In the mid-1990s, when forward-thinking financial services firms were racing to claim "firsts" on the Internet, Charles Schwab & Co. stuck solidly behind its proprietary PC software. It did not give customers access to their financial records until 1998, when it started what has become a wildly popular Web site.
Now that wireless account access has become the leading-edge service offering, Schwab executives are vowing not to get caught behind. Its e-planners have launched wireless initiatives that place the San Francisco-based discount brokerage among the leaders of financial services firms preparing for the future of the unwired Internet.
Schwab recently added itself to the list of online brokers offering cellular telephones and a few free trades as an incentive to add or move assets into a Schwab account. Schwab brands its wireless Web service PocketBroker. Customers who open a new account with at least $10,000 or move the same amount into a Schwab account receive an Ericsson cell phone as a gift and two free wireless trades.
A number of firms, including cross-country rival Fidelity Investments of Boston, are also trying to lure new assets under management with free cellular telephone offers. What is telling for the rest of the financial services industry is that the online brokerage leaders think it is worthwhile to give away phones to get these assets. (Think King Gillette and his free razor-holder offer at the turn of the 20th century.)
Robert Sofman, Schwab's senior vice president for global wireless solutions, said the company views the wireless Web as a distinct and separate channel, one that can easily attract more assets. Schwab also believes that wireless services will help it draw customers from market segments where it is underrepresented today, such as super-high-tech consumers in their early 20s.
To ensure that Schwab would not fall prey to intra-organizational squabbling over how and when to deliver wireless services, senior management created a wireless division.
"About seven months ago, we pulled all our resources into one unit reporting right up to the vice chairman," Mr. Sofman said. The strategy is to deploy wireless services globally; PocketBroker has been offered in Canada since 1998, and the company plans to introduce it in Japan and the United Kingdom, Mr. Sofman said. He declined to specify when the services are expected to be offered there.
Schwab says it does not play favorites among the different types of wireless handheld devices. "We want to provide services to our customers independent of any device," Mr. Sofman said. "We are in the process of signing deals with all kinds of manufacturers."
PocketBroker is accessible from any Web-enabled phone at www.pb.schwab.com, and can be found on the finance menu of AT&T's Digital PocketNet service and the Sprint PCSWireless Web. On Nov. 9, Schwab announced an agreement to provide customers with nationwide access to PocketBroker through Nextel Online.
"We're going out seeking carriers and trying to have placement on their menus," Mr. Sofman said. Nevertheless, "we have the wireless URL, so any customer can reach us" with a Web-enabled handheld device - whether Schwab is on the menu or not.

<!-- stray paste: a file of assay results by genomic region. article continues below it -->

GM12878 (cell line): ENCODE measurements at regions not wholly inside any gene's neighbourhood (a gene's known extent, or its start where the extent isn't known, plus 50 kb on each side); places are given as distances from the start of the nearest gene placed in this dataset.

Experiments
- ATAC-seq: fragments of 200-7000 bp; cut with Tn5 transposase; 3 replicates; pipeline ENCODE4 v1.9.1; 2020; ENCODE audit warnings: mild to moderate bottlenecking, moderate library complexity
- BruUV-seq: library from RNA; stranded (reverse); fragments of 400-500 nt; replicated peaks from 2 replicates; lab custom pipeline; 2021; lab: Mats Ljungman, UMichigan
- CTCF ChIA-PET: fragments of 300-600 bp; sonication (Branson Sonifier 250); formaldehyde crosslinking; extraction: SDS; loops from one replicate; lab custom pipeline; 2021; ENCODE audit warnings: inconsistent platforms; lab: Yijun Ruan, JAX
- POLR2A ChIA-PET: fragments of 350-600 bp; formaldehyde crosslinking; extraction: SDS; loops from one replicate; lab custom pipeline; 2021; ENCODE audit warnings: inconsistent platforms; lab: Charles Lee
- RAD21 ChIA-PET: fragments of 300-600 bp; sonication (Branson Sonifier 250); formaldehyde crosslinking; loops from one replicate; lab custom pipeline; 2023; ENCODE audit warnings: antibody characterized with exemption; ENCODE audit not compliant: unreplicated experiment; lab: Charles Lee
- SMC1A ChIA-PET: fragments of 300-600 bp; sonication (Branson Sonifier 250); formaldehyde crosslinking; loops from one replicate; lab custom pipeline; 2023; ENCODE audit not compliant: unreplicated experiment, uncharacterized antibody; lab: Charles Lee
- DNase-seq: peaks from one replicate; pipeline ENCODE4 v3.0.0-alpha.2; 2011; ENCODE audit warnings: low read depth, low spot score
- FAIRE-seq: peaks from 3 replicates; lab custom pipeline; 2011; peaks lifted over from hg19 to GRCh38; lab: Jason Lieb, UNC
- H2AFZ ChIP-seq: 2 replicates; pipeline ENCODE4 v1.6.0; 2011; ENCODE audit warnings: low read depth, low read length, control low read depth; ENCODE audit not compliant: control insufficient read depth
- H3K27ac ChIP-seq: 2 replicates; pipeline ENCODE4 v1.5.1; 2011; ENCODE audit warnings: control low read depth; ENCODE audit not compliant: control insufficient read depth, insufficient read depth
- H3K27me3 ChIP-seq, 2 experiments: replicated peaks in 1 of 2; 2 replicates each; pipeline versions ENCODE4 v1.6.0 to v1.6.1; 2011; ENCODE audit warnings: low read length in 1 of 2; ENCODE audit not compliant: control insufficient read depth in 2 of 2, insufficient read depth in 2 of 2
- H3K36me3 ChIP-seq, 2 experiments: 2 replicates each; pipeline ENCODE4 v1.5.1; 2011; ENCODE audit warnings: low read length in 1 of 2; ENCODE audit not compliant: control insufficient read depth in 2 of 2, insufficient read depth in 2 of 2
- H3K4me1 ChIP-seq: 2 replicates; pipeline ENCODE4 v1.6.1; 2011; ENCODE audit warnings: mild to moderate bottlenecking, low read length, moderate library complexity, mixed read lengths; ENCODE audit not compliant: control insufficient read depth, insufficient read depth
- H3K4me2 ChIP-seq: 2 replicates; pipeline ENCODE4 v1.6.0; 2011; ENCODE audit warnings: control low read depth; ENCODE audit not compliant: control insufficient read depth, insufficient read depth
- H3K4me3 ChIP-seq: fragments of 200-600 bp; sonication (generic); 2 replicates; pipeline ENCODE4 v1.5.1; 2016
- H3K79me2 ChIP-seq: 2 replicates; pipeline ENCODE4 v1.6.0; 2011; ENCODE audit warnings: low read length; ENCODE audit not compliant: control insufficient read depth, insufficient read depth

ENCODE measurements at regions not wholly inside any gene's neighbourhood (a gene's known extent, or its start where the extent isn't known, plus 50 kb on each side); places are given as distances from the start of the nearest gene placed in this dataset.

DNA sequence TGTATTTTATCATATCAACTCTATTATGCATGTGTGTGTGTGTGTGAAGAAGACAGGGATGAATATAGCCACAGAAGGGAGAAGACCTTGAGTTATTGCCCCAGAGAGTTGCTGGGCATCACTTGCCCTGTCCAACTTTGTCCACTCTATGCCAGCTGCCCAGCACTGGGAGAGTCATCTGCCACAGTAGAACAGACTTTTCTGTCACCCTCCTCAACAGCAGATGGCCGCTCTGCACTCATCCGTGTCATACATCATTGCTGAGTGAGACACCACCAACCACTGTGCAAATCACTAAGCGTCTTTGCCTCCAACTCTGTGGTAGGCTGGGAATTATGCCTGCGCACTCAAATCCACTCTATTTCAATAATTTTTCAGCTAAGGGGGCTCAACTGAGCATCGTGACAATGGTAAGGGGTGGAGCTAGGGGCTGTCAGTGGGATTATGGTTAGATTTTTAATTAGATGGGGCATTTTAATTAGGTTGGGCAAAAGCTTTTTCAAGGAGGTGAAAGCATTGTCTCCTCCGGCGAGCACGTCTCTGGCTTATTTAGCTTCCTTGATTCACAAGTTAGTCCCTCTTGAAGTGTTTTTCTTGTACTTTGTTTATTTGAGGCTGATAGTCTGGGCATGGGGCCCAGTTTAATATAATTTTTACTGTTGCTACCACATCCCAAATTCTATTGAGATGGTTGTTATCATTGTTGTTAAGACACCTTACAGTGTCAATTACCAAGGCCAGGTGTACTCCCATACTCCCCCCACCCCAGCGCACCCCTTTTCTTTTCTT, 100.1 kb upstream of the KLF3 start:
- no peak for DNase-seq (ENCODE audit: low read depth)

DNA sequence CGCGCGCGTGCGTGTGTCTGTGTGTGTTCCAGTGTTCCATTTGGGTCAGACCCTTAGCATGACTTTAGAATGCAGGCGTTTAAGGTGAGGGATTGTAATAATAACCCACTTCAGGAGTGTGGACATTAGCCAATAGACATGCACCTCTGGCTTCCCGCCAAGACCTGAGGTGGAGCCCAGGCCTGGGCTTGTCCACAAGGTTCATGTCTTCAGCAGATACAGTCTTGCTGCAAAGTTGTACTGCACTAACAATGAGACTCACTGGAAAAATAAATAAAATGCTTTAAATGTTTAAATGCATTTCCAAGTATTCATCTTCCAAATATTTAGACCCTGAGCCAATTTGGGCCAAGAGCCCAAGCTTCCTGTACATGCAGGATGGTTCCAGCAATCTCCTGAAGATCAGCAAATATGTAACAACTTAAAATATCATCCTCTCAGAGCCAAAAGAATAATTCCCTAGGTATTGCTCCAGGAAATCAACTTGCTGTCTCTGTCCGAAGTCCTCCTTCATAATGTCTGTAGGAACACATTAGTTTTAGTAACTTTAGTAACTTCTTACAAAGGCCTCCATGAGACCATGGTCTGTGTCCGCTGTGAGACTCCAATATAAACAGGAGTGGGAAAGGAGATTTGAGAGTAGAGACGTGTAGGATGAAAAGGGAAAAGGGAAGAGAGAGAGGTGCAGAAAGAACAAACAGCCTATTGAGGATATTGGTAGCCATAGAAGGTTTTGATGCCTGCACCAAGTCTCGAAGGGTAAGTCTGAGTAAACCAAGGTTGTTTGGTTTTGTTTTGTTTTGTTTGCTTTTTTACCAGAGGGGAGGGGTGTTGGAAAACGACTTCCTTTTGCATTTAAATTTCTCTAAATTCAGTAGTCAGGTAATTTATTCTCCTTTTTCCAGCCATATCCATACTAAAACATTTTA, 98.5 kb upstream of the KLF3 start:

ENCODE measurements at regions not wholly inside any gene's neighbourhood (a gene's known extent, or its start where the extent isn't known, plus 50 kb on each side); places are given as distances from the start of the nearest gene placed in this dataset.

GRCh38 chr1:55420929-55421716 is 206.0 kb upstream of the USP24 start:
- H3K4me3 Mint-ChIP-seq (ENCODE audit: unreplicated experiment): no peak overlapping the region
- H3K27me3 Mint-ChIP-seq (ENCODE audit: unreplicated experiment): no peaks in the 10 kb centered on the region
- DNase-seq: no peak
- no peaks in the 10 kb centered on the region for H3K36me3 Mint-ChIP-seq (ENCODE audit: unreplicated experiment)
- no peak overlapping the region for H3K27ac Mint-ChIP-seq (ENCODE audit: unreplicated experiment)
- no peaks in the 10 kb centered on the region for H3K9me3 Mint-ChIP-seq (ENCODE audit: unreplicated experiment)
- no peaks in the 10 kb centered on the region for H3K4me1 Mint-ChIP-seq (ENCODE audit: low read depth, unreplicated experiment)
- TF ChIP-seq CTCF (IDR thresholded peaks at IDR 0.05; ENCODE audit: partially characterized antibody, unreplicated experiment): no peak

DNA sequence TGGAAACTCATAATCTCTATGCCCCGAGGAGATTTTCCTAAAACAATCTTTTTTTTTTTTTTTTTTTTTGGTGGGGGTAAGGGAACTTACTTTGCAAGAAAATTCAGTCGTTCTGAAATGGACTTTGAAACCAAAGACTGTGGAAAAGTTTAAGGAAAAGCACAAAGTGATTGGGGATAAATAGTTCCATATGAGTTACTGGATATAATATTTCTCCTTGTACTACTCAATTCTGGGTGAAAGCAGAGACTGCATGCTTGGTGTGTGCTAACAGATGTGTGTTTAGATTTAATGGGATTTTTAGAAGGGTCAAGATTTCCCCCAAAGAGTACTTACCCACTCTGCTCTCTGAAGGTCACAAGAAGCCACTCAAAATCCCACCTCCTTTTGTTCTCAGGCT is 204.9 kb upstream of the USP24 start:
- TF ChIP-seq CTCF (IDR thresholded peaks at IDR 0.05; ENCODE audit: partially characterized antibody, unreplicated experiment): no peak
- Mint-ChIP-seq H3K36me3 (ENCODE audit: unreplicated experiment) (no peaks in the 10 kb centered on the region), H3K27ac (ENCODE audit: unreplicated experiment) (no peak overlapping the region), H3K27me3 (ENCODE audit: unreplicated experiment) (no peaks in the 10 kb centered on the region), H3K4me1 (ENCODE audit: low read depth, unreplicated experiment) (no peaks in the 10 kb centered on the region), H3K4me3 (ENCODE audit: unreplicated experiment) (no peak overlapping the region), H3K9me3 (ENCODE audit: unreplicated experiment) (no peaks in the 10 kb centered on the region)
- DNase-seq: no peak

"Wireless investing is about making life easier by breaking down the barriers that prevent customers from getting the information they want, when they want it," Mr. Sofman said.
Greg Santoro, vice president of wireless Internet services for Nextel, agreed. "Delivering financial information quickly and conveniently is crucial to investors," he said.
Sprint, Verizon, and other carriers "are not cutting exclusive deals with financial providers," Mr. Sofman said. "They have an interesting problem on their hands. There are a finite number of financial firms available. It will be difficult for the carriers to determine who to work with. Either they or someone else will have to figure that one out."
Last month Fidelity Investments announced a wireless offer that was clearly aimed at the upper end of the investor marketplace: Customers had to have a minimum $50,000 in new assets to qualify for a free Sprint cell phone, which retails for about $50.
By contrast, Schwab's offer "has a significantly lower asset hurdle" - $10,000 - along with "a choice of any cellular telephone, and any network carrier," Mr. Sofman said. "We want to make it available to everyone, because we're still not sure who will be the wireless user."
Mr. Sofman joins the ranks of leading financial executives who believe that a wireless Web product is all about customer upkeep rather than profit margins. He is still looking for a return on investment, but he does not expect much in the near term.
"There's likely to be a marginal trade lift," Mr. Sofman said. "But the clear motivator for us is from customer satisfaction and retention. This is a very new space. We have yet to understand what the relationship between the customer and the device will be and what the killer apps will be."
He pointed out that handheld devices with Internet connectivity are still far from ubiquitous, and said "it'll take a while before wireless services proliferate in the U.S.' "
John J. Jedlicka, a former American Banker reporter, is a freelance writer based in Atlanta.
From Our Archive: